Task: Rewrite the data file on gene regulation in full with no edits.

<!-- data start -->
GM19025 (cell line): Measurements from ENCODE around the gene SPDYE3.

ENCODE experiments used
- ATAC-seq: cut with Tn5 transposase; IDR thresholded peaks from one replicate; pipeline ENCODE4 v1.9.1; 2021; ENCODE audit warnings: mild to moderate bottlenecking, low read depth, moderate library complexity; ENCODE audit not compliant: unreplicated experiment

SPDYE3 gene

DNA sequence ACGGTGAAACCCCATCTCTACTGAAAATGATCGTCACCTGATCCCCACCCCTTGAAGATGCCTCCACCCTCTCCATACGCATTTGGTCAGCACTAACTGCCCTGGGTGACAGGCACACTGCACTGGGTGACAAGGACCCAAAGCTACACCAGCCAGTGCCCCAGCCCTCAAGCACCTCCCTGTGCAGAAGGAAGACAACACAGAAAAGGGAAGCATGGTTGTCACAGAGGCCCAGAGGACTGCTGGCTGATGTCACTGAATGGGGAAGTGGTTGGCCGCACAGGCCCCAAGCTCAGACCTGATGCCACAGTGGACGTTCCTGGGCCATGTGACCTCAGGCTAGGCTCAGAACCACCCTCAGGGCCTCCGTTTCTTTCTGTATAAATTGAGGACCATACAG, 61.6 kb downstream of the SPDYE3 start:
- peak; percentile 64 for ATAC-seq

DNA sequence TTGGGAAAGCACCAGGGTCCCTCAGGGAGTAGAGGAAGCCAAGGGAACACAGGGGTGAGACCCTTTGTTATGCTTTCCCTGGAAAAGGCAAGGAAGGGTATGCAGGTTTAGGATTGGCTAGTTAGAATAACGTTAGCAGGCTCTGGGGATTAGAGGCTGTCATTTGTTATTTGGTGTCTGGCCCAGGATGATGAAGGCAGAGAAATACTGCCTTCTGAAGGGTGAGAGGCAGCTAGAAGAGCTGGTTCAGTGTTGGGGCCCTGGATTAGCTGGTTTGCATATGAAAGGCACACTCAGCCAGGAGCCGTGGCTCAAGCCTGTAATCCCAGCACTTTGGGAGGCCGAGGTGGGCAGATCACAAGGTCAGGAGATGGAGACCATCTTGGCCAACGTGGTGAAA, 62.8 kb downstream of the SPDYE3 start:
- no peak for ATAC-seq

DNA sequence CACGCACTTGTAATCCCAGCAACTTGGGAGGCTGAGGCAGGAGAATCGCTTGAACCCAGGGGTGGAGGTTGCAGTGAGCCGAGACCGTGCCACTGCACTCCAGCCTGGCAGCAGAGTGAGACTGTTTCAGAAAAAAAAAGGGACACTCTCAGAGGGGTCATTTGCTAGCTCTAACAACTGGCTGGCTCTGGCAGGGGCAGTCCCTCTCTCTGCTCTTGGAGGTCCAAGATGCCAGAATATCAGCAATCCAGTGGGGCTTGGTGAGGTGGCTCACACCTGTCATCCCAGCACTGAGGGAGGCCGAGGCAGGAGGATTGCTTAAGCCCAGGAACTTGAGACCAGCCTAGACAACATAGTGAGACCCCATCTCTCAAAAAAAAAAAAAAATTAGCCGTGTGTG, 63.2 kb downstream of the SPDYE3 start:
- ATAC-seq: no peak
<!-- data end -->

GM19025 (cell line): Measurements from ENCODE around the gene SPDYE3.

ENCODE experiments used
- ATAC-seq: cut with Tn5 transposase; IDR thresholded peaks from one replicate; pipeline ENCODE4 v1.9.1; 2021; ENCODE audit warnings: mild to moderate bottlenecking, low read depth, moderate library complexity; ENCODE audit not compliant: unreplicated experiment

SPDYE3 gene

DNA sequence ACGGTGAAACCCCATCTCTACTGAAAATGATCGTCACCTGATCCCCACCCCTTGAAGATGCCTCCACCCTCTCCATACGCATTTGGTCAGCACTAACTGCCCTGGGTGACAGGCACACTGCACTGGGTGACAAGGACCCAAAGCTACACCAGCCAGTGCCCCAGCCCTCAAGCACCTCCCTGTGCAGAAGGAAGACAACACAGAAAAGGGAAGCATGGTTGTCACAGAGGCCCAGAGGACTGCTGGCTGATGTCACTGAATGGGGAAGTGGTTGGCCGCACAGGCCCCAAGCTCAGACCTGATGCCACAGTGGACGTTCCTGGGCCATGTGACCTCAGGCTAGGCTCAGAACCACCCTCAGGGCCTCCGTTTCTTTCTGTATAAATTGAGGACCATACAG, 61.6 kb downstream of the SPDYE3 start:
- peak; percentile 64 for ATAC-seq

DNA sequence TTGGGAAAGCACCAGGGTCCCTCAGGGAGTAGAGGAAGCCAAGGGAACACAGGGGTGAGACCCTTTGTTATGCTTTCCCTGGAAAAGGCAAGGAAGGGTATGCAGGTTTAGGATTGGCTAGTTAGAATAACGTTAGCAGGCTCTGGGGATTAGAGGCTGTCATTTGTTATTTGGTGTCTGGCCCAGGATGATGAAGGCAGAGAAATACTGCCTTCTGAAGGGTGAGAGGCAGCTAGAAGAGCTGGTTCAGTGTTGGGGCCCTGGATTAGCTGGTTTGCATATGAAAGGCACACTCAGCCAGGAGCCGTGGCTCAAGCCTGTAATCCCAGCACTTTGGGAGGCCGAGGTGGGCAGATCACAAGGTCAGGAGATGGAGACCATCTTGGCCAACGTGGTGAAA, 62.8 kb downstream of the SPDYE3 start:
- no peak for ATAC-seq

DNA sequence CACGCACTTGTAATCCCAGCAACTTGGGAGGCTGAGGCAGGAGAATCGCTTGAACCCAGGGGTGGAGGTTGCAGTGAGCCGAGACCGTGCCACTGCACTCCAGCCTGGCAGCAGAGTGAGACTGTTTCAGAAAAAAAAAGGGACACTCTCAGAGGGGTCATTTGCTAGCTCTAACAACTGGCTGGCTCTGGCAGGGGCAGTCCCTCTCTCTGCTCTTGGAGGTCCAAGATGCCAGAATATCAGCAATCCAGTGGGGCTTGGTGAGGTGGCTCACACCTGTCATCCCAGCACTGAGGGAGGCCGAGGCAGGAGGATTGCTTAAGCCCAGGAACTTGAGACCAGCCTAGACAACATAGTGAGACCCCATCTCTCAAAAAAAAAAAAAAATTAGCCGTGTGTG, 63.2 kb downstream of the SPDYE3 start:
- ATAC-seq: no peak